Negativity Bias

Media & Technology

Trussler and Soroka (2014)

Are we more interested in negative than in positive news coverage?

Background

In line with the common saying “no news is good news”, current events, as reported by newspapers and news networks, are overwhelmingly bad news. Traditionally, this phenomenon has been explained in terms of biased news coverage: while massive layoffs, gruesome crimes and cheating scandals never fail to make the headlines, we rarely hear about companies hiring, peaceful communities, or celebrity couples living a happy life. However, as Trussler and Soroka (2014) point out, this supply-side perspective is insufficient: if media companies focus on “bad news” as they compete for the public’s attention, then “news may be negative (…) because that is the kind of news that people are interested in”. Indeed, this seems to be confirmed by the kind of content  that people share on social media.

According to Trussler and Soroka (2014), the reason lies in our Negativity Bias: the fact that we have a propensity to weigh negative information more heavily than positive information. In their view, this bias has an evolutionary origin: as theorized by Shoemaker (1996), “human brains are ‘hardwired’ to survey their environment and to prefer news about deviant and threatening events” simply because they are more relevant to survival. Verywellmind.com explains: “our tendency to pay more attention to bad things and overlook good things is likely a result of evolution. Earlier in human history, paying attention to bad, dangerous, and negative threats in the world was literally a matter of life and death. Those who were more attuned to danger and who paid more attention to the bad things around them were more likely to survive. This meant they were also more likely to hand down the genes that made them more attentive to danger.” This theory is further supported by neurocognitive studies, which have shown that negative stimuli produce a much stronger response in the brain than positive or neutral ones (see, for instance Cacioppo et alia, 1998). Likewise, it would explain why “losses loom larger than gains” in our system 1, as first pointed out by Kahneman and Tversky (1979) in their Prospect Theory. If our brain automatically gives more importance to negative information, then we should expect the latter to weigh more heavily on our behavior—be it attention, judgment, decision-making, or memory.

Participants & Procedures

100 undergraduate students from McGill University (Montréal, Québec, Canada)

Participants entered a room in groups of up to 6, sat at a computer, and were told that the purpose of the study was to track their eye movement as they watched television news stories. For this, a baseline measurement was needed, so subjects were asked to browse a web page with recent news articles and to choose the ones they wanted to read. This selection task was, in reality, the true object of the experiment. Each participant was shown 30 randomly selected articles from a pool of 50 that had made the news in the previous 2 weeks and covered a broad range of topics related to national (Canadian) politics. To measure Negativity Bias, each headline was scored by three different coders on both tone (positive, neutral, negative) and focus (policy, strategy, or neither.) While “policy” articles focused on policy proposals (either by the government or the opposition), “strategy” articles focused on the political “game”. After 3 to 9 minutes, participants watched 2 mildly positive or negative news stories, and were finally asked to complete a survey with questions related to their interest in politics and political information.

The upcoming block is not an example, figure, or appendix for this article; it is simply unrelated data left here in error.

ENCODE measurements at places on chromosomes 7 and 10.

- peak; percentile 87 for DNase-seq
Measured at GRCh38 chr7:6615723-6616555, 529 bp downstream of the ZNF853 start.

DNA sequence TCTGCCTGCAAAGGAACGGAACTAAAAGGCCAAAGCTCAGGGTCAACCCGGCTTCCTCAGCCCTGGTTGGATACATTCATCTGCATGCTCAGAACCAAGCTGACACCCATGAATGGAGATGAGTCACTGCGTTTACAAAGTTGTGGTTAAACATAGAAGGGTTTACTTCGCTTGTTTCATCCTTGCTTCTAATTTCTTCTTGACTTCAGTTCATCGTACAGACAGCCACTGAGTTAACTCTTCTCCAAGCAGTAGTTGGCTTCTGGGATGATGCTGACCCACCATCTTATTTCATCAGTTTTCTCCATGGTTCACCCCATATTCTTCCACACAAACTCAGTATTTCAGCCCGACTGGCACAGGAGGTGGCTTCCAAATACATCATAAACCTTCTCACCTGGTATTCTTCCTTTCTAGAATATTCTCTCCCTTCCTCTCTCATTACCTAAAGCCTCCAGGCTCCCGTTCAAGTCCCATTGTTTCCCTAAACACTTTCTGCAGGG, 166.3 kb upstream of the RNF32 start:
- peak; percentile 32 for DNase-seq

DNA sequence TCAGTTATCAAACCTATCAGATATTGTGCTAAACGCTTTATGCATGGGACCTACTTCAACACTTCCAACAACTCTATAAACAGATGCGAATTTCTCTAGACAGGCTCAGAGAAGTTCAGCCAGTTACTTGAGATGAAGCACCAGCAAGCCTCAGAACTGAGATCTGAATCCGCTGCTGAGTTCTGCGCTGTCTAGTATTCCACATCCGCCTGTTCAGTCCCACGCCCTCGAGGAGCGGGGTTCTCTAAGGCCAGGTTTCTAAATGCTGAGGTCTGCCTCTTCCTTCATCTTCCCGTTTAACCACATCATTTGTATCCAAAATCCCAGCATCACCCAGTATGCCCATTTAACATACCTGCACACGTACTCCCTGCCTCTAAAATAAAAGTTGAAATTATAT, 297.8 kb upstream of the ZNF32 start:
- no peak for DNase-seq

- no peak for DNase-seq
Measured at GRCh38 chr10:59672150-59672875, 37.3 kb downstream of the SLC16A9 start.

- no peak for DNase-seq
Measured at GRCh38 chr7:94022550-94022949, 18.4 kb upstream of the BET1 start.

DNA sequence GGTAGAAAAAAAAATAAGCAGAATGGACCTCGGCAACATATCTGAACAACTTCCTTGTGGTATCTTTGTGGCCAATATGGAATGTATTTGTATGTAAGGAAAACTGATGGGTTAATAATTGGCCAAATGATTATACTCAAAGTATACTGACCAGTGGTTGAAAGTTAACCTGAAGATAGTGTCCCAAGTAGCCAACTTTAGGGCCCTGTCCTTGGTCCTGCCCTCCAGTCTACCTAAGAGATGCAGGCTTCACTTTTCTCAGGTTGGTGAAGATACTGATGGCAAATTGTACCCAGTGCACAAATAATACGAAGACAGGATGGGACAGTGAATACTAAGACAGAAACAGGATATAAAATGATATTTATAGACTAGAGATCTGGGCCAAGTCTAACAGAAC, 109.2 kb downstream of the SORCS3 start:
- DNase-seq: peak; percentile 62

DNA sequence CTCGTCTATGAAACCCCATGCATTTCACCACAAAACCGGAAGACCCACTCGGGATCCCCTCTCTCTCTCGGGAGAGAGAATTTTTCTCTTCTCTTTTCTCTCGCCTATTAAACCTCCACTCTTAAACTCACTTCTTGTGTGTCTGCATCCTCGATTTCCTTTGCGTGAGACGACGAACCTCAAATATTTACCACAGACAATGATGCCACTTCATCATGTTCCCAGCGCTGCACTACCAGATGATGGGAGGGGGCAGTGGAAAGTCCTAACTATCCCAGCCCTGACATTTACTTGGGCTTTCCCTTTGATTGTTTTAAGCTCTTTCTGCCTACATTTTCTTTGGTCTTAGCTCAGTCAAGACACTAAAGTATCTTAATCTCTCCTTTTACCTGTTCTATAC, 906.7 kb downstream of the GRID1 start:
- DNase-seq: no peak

Findings

Using a fairly complex model accounting for both position (column, row) and time (between 3 and 9 minutes), the researchers found that positive stories were 26% less likely to be selected than negative ones. However, the effect was only significant at p<.10. Interestingly, the effect was greater when participants were politically interested. Even more importantly, participants’ selections did not vary with their preferences as expressed in response to such survey questions as: “Is the media too negative and cynical about politicians and politics?” This, the researchers reasoned, could explain “why negative and strategic news frames [are] repeatedly presented in audience-seeking media” even though “they do not appear to match the public’s stated preferences for news”. Indeed, the reality is that there is a gap, within the public, between preferences and behavior: “behavioral results do not conform to attitudinal ones. Regardless of what participants say, they exhibit a preference for negative news content” that portrays politicians in a partisan and/or cynical way. Finally, the researchers concluded that “the Internet makes the situation even more acute, because it allows for a much greater degree of consumer choice. Online competition for readers may lead to particularly negative and strategic coverage.”

IA Tip

This study does require modification, not only because it is technically complex, but also because it involves a high level of deception. Fortunately, it is also easy to simplify and align with IA requirements. For instance, students could create positive and negative headlines on similar issues and ask participants to indicate their interest in (or likelihood of reading) the corresponding article.

Citation

Trussler, M., Soroka, S. (2014). Consumer Demand for Cynical and Negative News Frames. The International Journal of Press/Politics, 19, 360-379. 

https://doi.org/10.1177/1940161214524832